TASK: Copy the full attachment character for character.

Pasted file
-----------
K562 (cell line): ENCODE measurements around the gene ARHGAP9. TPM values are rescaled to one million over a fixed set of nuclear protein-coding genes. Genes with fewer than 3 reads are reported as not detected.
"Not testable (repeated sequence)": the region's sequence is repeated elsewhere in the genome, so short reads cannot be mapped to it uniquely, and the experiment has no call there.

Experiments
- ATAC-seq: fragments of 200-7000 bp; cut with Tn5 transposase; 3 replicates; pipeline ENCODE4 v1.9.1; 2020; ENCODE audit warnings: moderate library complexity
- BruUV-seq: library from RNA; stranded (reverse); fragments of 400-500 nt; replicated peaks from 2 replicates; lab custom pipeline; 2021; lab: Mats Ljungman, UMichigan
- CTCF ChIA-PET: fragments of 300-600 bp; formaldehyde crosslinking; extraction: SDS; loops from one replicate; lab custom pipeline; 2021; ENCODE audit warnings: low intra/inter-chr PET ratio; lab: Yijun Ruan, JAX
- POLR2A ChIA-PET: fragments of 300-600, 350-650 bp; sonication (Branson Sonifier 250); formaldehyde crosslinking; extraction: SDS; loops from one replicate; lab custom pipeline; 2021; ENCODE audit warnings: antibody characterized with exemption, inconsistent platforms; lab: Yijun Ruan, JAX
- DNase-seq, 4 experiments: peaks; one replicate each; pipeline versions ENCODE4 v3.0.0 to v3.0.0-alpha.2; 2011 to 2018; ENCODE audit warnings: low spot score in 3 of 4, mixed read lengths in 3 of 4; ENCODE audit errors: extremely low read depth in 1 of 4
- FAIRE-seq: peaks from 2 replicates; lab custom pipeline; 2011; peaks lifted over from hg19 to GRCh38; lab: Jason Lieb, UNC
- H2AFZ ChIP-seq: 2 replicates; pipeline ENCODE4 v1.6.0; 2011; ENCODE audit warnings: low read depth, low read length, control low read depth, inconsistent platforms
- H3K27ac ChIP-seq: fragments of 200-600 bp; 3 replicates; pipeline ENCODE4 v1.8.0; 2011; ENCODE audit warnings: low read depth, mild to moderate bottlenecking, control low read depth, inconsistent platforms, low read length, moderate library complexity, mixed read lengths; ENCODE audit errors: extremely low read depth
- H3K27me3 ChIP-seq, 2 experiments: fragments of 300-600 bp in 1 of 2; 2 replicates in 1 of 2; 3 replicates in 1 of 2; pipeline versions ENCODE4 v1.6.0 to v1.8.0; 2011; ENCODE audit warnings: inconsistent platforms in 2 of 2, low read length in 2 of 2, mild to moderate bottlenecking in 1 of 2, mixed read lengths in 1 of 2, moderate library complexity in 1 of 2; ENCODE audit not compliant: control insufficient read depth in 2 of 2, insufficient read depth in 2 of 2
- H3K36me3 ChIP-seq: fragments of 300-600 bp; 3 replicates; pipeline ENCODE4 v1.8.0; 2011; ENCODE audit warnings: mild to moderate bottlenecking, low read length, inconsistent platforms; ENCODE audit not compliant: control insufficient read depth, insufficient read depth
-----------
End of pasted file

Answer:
K562 (cell line): ENCODE measurements around the gene ARHGAP9. TPM values are rescaled to one million over a fixed set of nuclear protein-coding genes. Genes with fewer than 3 reads are reported as not detected.
"Not testable (repeated sequence)": the region's sequence is repeated elsewhere in the genome, so short reads cannot be mapped to it uniquely, and the experiment has no call there.

Experiments
- ATAC-seq: fragments of 200-7000 bp; cut with Tn5 transposase; 3 replicates; pipeline ENCODE4 v1.9.1; 2020; ENCODE audit warnings: moderate library complexity
- BruUV-seq: library from RNA; stranded (reverse); fragments of 400-500 nt; replicated peaks from 2 replicates; lab custom pipeline; 2021; lab: Mats Ljungman, UMichigan
- CTCF ChIA-PET: fragments of 300-600 bp; formaldehyde crosslinking; extraction: SDS; loops from one replicate; lab custom pipeline; 2021; ENCODE audit warnings: low intra/inter-chr PET ratio; lab: Yijun Ruan, JAX
- POLR2A ChIA-PET: fragments of 300-600, 350-650 bp; sonication (Branson Sonifier 250); formaldehyde crosslinking; extraction: SDS; loops from one replicate; lab custom pipeline; 2021; ENCODE audit warnings: antibody characterized with exemption, inconsistent platforms; lab: Yijun Ruan, JAX
- DNase-seq, 4 experiments: peaks; one replicate each; pipeline versions ENCODE4 v3.0.0 to v3.0.0-alpha.2; 2011 to 2018; ENCODE audit warnings: low spot score in 3 of 4, mixed read lengths in 3 of 4; ENCODE audit errors: extremely low read depth in 1 of 4
- FAIRE-seq: peaks from 2 replicates; lab custom pipeline; 2011; peaks lifted over from hg19 to GRCh38; lab: Jason Lieb, UNC
- H2AFZ ChIP-seq: 2 replicates; pipeline ENCODE4 v1.6.0; 2011; ENCODE audit warnings: low read depth, low read length, control low read depth, inconsistent platforms
- H3K27ac ChIP-seq: fragments of 200-600 bp; 3 replicates; pipeline ENCODE4 v1.8.0; 2011; ENCODE audit warnings: low read depth, mild to moderate bottlenecking, control low read depth, inconsistent platforms, low read length, moderate library complexity, mixed read lengths; ENCODE audit errors: extremely low read depth
- H3K27me3 ChIP-seq, 2 experiments: fragments of 300-600 bp in 1 of 2; 2 replicates in 1 of 2; 3 replicates in 1 of 2; pipeline versions ENCODE4 v1.6.0 to v1.8.0; 2011; ENCODE audit warnings: inconsistent platforms in 2 of 2, low read length in 2 of 2, mild to moderate bottlenecking in 1 of 2, mixed read lengths in 1 of 2, moderate library complexity in 1 of 2; ENCODE audit not compliant: control insufficient read depth in 2 of 2, insufficient read depth in 2 of 2
- H3K36me3 ChIP-seq: fragments of 300-600 bp; 3 replicates; pipeline ENCODE4 v1.8.0; 2011; ENCODE audit warnings: mild to moderate bottlenecking, low read length, inconsistent platforms; ENCODE audit not compliant: control insufficient read depth, insufficient read depth